The nature of the contract should not be construed through the prism of the taxing provisions
In India, the big strides in economic growth being witnessed are not without their share of tax woes, especially in areas such as service tax, VAT and international taxation. The taxation of offshore supply of equipment and material in a turnkey contract is one such area. On January 4, the Supreme Court delivered a landmark decision on taxation of turnkey contracts in Ishikawajima-Harima Heavy Industries Ltd vs Director of Income Tax, Mumbai (unreported), which will go a long way in settling some of the contentious issues.
Ishikawajma-Harima Heavy Industries Ltd (the appellant) is a tax resident of Japan. It formed a consortium with a few companies in Japan and entered into an agreement for a turnkey project with Petronet LNG for setting up an LNG (liquefied natural gas) receiving, storing and re-gasification unit.
The roles and responsibility of each member of the consortium were well defined with separate consideration. The agreement was for development, designing, engineering and procuring of equipment and to erect and construct storage tanks. Typical of turnkey contracts, the contract involved offshore and onshore supply of equipment as well as offshore and onshore supply of services.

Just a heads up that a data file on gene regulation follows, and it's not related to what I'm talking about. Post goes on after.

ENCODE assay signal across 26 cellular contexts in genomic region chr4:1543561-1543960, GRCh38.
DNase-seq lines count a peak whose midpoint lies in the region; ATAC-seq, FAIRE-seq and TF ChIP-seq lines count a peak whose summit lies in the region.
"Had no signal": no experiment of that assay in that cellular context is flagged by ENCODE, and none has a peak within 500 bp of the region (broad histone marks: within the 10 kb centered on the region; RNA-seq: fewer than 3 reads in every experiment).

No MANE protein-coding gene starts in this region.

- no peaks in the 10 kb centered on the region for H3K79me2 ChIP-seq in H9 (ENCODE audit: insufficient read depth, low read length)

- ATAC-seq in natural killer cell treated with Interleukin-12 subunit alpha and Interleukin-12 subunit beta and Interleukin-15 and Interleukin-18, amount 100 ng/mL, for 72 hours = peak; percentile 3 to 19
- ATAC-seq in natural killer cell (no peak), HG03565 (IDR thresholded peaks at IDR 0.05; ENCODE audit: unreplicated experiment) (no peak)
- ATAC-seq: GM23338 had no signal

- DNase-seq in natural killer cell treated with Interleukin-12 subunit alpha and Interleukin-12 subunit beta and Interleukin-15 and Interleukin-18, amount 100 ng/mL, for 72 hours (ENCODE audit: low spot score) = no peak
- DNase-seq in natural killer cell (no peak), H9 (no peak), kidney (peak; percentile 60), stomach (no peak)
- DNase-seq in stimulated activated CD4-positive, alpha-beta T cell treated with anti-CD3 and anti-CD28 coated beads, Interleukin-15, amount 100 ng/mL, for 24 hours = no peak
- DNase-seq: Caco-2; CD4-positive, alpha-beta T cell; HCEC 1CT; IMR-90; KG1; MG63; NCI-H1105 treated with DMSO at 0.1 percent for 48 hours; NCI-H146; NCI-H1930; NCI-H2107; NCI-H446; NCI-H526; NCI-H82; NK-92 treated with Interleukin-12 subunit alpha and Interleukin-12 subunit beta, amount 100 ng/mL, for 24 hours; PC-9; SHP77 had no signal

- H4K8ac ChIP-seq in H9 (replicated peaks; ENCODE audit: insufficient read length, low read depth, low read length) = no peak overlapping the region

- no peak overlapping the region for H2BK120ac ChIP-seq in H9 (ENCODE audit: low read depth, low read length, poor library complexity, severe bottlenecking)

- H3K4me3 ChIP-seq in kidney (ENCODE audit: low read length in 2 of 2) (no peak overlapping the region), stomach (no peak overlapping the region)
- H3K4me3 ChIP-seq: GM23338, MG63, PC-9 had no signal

The appellant applied to the Authority for Advance Ruling (AAR) and sought a ruling on its tax positions, for which the authority ruled that the offshore supply of materials and services are taxable in India. The appellant filed a special leave petition (SPL) before the Supreme Court, which was admitted and decided by the apex court.
Divisible or composite?
The appellant contended that the contract is a divisible one and that there can be no tax liability in India for the offshore supply of equipment and services. As per the Double Taxation Avoidance Agreement (DTAA) between India and Japan, business income may be taxed in India only when the non-resident has a permanent establishment (PE) in India and only to the extent that such incomes could be directly or indirectly attributable to the activities of the PE in India.
Therefore, the appellant contended that its PE had nothing to do with the offshore supply of materials and services and that the mere presence of the PE cannot attract tax liability in India, when the PE is not actually connected with the offshore supplies, more so when the DTAA concerned has no `force of attraction clause'.
But the Revenue contended that the contract was a composite and integrated one and that the appellant is liable to pay tax in India for the offshore supplies as well.
It contended that the offshore and onshore elements of the contract are so inextricably linked, that the breach of the offshore element would result in the breach of the whole contract. The dominant object of the contract is the execution of a turnkey project and the question whether the title to the goods supplied passes offshore or within India is secondary to the execution of the contract.
Apex court's view